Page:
Posts Tagged ‘Job descriptions’

Painless Job Descriptions

Saturday, February 7th, 2009

Are you a small business owner who does not currently offer written job descriptions? Then it’s time for you to take a page from the big guys’ employee manuals and get started! Most large companies provide written job descriptions to all employees upon hiring.  If they’re smart, they also update them frequently as each position’s requirements and responsibilities change. Here’s a good rule to follow: if large employers are doing it, I probably should, too. 

 

Let’s see how we can make this less painful! 

 

There are lots of online resources you can check out. But essentially, the steps are pretty clear. Before you sit down to write, think about the skills each of your employees already bring to their positions. What is Joe’s best skill? Communication?  How about Lindy—she’s great at following up with customers.  And Gary is a top-notch web designer.  Include any required education level, experience, or certifications for each position.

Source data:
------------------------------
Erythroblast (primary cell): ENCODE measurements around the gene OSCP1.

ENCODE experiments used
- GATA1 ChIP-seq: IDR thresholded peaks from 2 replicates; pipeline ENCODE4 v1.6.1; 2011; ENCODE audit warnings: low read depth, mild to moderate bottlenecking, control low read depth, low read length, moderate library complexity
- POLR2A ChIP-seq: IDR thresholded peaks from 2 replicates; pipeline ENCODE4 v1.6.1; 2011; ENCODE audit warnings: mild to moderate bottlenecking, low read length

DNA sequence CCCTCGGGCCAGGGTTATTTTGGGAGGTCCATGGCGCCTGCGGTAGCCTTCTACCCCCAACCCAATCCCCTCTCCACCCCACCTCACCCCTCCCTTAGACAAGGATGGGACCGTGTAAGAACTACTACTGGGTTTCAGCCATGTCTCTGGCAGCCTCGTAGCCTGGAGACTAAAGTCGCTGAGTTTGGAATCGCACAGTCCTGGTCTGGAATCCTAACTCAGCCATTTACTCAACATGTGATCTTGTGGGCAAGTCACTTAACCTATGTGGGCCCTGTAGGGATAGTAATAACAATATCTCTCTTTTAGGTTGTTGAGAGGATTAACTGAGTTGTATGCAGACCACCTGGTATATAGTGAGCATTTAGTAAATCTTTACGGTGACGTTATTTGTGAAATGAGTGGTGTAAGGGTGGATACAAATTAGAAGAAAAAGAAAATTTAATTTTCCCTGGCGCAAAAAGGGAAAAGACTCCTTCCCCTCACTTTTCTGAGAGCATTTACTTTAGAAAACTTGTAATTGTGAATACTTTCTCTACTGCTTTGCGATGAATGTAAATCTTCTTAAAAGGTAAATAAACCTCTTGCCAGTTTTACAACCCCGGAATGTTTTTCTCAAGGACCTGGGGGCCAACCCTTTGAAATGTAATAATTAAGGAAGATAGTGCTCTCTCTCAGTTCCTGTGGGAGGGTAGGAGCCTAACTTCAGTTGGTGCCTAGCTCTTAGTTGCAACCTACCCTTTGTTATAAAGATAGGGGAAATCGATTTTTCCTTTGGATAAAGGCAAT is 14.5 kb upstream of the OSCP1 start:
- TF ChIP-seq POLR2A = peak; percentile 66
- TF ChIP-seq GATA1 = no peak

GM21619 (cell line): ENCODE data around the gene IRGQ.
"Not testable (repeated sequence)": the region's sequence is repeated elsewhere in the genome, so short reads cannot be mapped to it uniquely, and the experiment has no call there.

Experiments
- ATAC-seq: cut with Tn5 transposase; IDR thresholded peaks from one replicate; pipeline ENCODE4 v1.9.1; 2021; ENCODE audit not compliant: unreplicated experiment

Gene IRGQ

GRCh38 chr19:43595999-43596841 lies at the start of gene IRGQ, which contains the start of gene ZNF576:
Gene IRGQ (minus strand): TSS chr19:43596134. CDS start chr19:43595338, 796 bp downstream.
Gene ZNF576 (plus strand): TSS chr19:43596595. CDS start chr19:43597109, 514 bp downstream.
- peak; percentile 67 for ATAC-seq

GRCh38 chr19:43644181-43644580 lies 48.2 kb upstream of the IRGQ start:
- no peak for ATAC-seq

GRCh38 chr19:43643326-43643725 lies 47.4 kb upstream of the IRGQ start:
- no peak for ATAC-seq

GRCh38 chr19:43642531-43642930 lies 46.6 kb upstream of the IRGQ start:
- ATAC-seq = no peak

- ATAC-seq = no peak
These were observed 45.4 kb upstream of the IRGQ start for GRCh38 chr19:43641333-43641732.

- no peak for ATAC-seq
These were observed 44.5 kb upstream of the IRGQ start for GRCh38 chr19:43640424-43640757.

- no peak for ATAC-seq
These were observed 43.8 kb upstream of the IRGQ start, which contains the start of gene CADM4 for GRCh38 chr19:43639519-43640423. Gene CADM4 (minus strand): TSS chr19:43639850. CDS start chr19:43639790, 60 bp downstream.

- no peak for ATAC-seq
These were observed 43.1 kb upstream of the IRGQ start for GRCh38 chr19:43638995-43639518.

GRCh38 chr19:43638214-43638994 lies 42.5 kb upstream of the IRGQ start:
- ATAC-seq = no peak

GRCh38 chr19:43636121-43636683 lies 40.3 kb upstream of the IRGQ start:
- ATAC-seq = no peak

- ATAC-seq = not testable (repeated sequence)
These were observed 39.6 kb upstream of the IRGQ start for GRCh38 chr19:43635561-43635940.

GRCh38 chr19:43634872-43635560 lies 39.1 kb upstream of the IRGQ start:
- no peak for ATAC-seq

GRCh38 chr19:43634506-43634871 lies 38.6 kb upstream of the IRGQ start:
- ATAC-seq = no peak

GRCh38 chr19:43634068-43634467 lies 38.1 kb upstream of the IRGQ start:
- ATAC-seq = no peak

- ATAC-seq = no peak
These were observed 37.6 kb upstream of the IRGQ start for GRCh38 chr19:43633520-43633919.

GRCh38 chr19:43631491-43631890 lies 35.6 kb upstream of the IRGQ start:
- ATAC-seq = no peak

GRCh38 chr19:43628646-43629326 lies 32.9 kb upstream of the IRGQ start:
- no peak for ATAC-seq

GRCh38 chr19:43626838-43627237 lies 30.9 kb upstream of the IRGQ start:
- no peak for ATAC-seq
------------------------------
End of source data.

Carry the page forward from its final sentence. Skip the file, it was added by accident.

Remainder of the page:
List all the specific skills that keep your company running at its best—whether or not all of your current staff possesses them. See where we’re going? Job descriptions can give everyone something to shoot for—and help you hire the best new employees, too.   

 

Now think of the tasks each person performs, and how often.  Here’s where specificity is important.  Does Jamie need to lift 50 pounds occasionally, or frequently? Does Matt stand on his feet for four hours every day?  Don’t forget you asked Nicole to expand her customer service duties to include sales calls once a week. 

  

Being specific when writing job descriptions will ensure that each current and potential employee knows exactly what his or her position requires—no surprises! This could prove vital if an injury occurs, or an employee files a complaint.  

 

Now, just make a list of each position in your company. Match the skills required and the tasks performed to each position, and you’re done!  Provide each employee with their written job description—you’ll probably receive many grateful replies. Employees work best when they know what is expected of them—and they appreciate you letting them know. Ask for their feedback in case you overlooked anything, and revise accordingly.   

 

Once you’ve written job descriptions, you’ll wonder how you ever got along without them!  

 

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